News of the Weird by the Editors at Andrews McMeel Syndication

WEEK OF JUNE 17, 2007


People can develop intimate, romantic relationships with objects (beyond mere fetishism, which produces only short-term arousal), according to one of Germany's most renowned sexologists, Volkmar Sigusch, interviewed for a May report in Der Spiegel. A reporter claimed to find individuals infatuated with a Hammond organ (and who feared infidelity when a technician performed repairs), New York City's Twin Towers (whose lover bathed with a miniature version), and the Berlin Wall (which a woman ceremoniously "married" in 1979 and legally changed her name in acknowledgment). Sigusch said this objectophilia was another indication of society's increasing "neo-sexuality."

Weird Japan

-- Sachio Kawabata, 61, was awarded the equivalent of about $5,000 by a court in Kagoshima in January because the police abused him during interrogation over possible violations of election law. The judge found that Kawabata suffered "great mental anguish" when police wrote his family name and derogatory messages on pieces of paper and forced Kawabata to stomp on them.

-- The house specialty at the 800-year-old Yasui Konpiragu Shrine in Kyoto, Japan, is the prayer for strength to end a marriage or other relationship, mostly offered by female visitors who crawl into a "wish tunnel," but also available from on-site priests for the equivalent of about $50. Parents, also, may pray that a son or daughter ends a bad relationship.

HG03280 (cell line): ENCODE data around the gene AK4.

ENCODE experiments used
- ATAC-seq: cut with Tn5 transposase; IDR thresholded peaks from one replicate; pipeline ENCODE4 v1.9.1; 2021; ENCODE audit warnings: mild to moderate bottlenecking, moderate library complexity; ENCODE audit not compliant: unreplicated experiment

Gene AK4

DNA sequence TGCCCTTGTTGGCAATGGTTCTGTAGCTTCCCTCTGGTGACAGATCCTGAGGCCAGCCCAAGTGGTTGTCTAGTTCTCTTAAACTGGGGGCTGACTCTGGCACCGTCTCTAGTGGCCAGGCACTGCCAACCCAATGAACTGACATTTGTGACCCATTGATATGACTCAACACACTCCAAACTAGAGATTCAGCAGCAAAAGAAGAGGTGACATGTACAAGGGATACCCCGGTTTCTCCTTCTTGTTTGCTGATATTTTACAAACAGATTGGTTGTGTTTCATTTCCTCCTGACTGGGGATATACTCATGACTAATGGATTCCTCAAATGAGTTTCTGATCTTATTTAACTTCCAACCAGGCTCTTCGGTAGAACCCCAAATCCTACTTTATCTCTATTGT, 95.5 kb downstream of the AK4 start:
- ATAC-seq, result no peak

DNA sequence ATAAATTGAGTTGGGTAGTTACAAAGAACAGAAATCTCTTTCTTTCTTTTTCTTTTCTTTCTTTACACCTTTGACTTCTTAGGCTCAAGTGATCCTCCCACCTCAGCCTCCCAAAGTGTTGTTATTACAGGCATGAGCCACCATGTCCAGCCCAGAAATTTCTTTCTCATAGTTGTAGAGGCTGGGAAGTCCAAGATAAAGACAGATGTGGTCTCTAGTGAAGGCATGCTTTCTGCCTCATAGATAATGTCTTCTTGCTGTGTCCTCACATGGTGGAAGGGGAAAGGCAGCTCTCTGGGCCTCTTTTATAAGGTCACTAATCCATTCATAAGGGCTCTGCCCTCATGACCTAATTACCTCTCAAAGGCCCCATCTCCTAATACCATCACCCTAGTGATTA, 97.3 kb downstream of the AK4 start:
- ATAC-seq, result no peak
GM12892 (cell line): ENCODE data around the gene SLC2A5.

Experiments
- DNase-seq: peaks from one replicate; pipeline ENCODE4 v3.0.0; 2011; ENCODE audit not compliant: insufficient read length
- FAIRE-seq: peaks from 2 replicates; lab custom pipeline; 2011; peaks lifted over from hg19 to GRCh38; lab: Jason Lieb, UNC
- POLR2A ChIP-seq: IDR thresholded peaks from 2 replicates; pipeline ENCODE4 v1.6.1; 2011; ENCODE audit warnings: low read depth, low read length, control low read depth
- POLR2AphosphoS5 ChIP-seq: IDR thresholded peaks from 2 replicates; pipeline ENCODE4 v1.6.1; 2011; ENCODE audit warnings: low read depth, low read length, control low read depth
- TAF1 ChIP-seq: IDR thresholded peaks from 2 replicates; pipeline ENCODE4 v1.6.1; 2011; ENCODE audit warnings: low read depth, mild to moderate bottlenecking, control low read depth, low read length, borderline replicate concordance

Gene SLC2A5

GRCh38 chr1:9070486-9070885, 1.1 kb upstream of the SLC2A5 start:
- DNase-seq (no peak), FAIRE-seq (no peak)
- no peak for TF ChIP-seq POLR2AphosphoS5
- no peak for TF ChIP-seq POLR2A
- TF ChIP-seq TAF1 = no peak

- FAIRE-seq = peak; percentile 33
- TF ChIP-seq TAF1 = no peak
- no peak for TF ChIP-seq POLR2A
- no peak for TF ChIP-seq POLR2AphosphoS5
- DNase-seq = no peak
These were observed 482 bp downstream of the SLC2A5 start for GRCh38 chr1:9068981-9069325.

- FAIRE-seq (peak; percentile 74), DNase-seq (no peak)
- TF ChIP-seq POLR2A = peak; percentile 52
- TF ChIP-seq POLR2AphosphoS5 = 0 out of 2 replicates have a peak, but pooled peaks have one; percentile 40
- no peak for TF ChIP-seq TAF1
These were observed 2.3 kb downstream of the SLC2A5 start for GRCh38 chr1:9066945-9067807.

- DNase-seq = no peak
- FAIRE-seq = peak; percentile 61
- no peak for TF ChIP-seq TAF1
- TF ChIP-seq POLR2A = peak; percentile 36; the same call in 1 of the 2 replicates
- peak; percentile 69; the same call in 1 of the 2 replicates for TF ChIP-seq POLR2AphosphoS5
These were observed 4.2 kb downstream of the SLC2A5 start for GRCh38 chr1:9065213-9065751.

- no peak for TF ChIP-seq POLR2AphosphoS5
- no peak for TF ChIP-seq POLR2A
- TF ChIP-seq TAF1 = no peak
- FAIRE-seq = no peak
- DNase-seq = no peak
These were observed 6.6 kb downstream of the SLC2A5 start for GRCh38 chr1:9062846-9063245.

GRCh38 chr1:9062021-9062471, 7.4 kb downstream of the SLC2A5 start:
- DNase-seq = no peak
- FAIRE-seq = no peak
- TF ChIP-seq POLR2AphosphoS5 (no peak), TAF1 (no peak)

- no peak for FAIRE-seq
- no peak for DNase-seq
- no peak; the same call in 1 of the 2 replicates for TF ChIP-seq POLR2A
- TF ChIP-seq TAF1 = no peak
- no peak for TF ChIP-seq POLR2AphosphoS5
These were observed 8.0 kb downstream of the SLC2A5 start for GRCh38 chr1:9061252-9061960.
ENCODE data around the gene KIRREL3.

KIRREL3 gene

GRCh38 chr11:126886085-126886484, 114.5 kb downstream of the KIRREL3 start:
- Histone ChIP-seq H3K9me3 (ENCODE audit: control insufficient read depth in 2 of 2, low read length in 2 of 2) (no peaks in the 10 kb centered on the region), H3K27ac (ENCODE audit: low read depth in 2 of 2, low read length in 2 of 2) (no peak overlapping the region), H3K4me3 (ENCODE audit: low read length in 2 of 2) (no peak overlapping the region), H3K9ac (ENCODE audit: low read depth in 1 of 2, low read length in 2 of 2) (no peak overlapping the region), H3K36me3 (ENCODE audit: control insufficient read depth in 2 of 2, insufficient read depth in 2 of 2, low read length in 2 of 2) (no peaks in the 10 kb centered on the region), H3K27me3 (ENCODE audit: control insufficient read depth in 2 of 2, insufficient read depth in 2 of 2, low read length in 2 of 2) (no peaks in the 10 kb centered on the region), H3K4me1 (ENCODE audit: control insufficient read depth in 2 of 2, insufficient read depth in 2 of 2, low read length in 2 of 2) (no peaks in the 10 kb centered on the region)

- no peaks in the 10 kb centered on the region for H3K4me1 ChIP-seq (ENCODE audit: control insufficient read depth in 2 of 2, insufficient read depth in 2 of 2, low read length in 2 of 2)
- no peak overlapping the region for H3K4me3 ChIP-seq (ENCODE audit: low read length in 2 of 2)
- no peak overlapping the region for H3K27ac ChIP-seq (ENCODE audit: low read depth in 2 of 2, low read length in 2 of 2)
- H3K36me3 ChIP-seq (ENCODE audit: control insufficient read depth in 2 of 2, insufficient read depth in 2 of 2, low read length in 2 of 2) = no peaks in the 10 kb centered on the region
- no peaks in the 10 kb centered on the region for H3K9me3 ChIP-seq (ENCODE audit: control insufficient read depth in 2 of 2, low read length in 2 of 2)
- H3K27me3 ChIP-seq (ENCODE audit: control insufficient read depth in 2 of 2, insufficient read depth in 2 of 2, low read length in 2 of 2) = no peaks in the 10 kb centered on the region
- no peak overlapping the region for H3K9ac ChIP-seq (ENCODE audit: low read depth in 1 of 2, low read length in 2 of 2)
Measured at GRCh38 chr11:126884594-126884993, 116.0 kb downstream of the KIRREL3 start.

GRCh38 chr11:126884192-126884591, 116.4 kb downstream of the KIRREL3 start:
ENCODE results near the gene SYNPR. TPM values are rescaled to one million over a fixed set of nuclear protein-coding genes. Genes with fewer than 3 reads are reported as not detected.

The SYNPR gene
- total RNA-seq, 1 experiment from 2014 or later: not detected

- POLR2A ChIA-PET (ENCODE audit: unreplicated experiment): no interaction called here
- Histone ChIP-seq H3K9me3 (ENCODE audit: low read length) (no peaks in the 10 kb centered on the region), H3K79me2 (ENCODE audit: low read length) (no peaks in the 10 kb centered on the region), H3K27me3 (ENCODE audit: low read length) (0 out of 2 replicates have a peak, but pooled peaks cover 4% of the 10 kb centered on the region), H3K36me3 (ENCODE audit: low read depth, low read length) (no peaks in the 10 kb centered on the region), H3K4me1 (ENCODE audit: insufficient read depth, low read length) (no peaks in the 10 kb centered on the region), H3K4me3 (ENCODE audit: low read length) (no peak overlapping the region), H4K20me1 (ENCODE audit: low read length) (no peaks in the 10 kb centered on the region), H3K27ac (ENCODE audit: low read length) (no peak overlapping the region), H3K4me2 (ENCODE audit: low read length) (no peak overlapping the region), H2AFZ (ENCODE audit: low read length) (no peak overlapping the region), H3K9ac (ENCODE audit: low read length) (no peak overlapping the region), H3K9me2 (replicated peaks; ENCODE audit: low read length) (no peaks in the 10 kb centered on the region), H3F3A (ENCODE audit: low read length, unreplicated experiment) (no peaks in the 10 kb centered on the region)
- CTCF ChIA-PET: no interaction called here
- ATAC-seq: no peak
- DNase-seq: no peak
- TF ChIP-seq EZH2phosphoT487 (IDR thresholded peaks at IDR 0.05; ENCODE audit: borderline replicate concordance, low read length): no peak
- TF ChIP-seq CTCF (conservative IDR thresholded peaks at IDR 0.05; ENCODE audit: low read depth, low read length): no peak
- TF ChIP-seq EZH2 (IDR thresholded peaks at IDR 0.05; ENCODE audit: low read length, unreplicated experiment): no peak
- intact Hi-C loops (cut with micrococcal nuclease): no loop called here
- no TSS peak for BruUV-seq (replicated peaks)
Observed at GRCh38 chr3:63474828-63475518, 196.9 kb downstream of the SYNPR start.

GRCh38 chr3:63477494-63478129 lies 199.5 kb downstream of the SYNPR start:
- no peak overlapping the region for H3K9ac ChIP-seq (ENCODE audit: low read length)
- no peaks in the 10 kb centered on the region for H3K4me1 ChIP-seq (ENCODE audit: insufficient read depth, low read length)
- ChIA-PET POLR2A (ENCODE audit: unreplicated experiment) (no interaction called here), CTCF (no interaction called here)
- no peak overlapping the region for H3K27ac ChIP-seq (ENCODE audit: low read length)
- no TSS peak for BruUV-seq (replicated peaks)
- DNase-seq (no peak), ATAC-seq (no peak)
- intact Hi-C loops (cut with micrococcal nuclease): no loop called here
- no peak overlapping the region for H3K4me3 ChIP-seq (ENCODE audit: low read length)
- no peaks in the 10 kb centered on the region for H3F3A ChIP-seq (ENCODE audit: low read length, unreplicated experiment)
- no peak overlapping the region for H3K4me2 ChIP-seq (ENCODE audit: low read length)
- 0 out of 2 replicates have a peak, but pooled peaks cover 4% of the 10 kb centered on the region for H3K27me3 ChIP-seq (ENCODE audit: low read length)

Latest Religious Messages

-- While the California Assembly debated an open-hand-only spanking bill for parents this spring, the Bethel Baptist Church in El Sobrante continued to demand that spanking by flexible rod is the only punishment acceptable to God and that will produce wisdom in the child. No sturdier weapon may be used, nor the open or closed hand, nor even mere yelling, according to a church pamphlet cited by for a May report. Said one parishioner-parent, "With my girls, the spanking relieved them of their guilt, which allowed them to be happy in a very short time afterward." Said another, "We disagree with timeouts. ... That's an attack on spanking."

-- In May, The Times of London, interviewing witnesses in Diyala province in Iraq, described scenes from the hard-core Salafist version of Islam being enforced (similar to what the Taliban imposed in Afghanistan), including breaking the fingers of those who repeatedly smoked cigarettes, prohibiting grocers from displaying bananas (as "obscene"), and requiring them to screen cucumbers from tomatoes (as the latter are "feminine vegetables"). One local man said he assumed that another restriction that farmers modestly cover their goats' "nether regions" was just a rumor, until he saw a goat wearing boxer shorts.